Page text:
The President of the West African state of the Gambia, Yahya Jammeh was Friday 27th September, hurried into a waiting car under tight security amid jeers from Gambian protestors camped in front of his hotel in New York. Some carried banners with slogans like "Jammeh must go", "Down with dictatorship", etc. President Jammeh was headed to the UN headquarters to deliver his speech to the General Assembly later that morning. He used the occasion to continue his campaign denouncing same-sex relationships describing it as the "biggest threat to humanity." But it was all chaos earlier on the morning of Friday in front of the Ritz Charlton hotel when newly appointed Gambian Ambassador to the UN Momodou Tangara, former Foreign Affairs minister, got involved in a fist fight with one Falai Baldeh, a protestor.
Falai and fellow protestors Saihou Mballow and others were at the hotel in Mid-Town Manhattan early in the morning in order to catch up with the President leaving the hotel. "While we were waiting for the President to come out we saw Batata Juwara entering the hotel. He was followed by Momodou Tangara a little later," said Mr. Mballow. "We picketed both of them when they were entering the hotel but moments later, Tangara emerged out of the hotel into the street and confronted Falai demanding why he was calling him names," added Mballow.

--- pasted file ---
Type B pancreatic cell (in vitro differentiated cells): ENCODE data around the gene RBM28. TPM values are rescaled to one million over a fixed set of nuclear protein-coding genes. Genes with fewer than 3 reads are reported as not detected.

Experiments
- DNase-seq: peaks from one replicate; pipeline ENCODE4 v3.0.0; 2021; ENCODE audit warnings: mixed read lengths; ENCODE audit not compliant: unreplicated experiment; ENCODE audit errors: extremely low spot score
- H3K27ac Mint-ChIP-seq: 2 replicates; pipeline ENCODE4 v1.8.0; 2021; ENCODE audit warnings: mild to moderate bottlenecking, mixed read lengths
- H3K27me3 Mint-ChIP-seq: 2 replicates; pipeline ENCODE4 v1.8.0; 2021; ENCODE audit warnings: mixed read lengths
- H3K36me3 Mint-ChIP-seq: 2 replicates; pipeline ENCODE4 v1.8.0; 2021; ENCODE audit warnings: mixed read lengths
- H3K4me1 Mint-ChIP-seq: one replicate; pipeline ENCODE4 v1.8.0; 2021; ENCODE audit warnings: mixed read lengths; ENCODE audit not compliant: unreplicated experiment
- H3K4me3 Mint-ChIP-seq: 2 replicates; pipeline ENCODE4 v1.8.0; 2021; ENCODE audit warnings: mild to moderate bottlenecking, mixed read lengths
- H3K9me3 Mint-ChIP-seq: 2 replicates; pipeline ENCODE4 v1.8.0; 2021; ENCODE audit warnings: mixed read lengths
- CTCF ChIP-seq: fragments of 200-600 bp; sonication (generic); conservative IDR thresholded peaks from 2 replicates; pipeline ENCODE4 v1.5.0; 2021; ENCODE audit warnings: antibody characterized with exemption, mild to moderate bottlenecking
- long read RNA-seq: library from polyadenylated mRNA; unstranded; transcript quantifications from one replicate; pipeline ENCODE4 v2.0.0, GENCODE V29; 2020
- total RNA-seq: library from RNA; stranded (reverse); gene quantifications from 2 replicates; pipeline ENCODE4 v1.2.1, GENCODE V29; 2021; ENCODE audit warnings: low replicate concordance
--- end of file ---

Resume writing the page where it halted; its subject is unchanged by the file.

According to Mballow, it was during that confrontation that the two came to blows hitting each other when another protestor, Bakary Jarju, joined the fight. Tangara was seen being pulled back into the hotel and the police providing security on the ground were seen arresting Baldeh and Jarju. However, the two arrestees were eventually set free a little later when Saihou Mballow intervened on their behalf insisting that the two were peaceful and it was Tangara who started the fight. They later continued with their protest.There were no reported injuries but Falai got his shirt buttons ripped off and Tangara who was in a 'Haftan' gown, had his dress all rumpled.
President Jammeh later emerged out of the hotel on his way to the UN at a time when the protestors had increased in number amid intense booing and jeering at him. There was tight security at the time with the US secret service sealing-off the pavement in front of the hotel to allow the president into a waiting car. The determined protestors followed him to the UN and to the Gambian Mission building, where they continued their protest.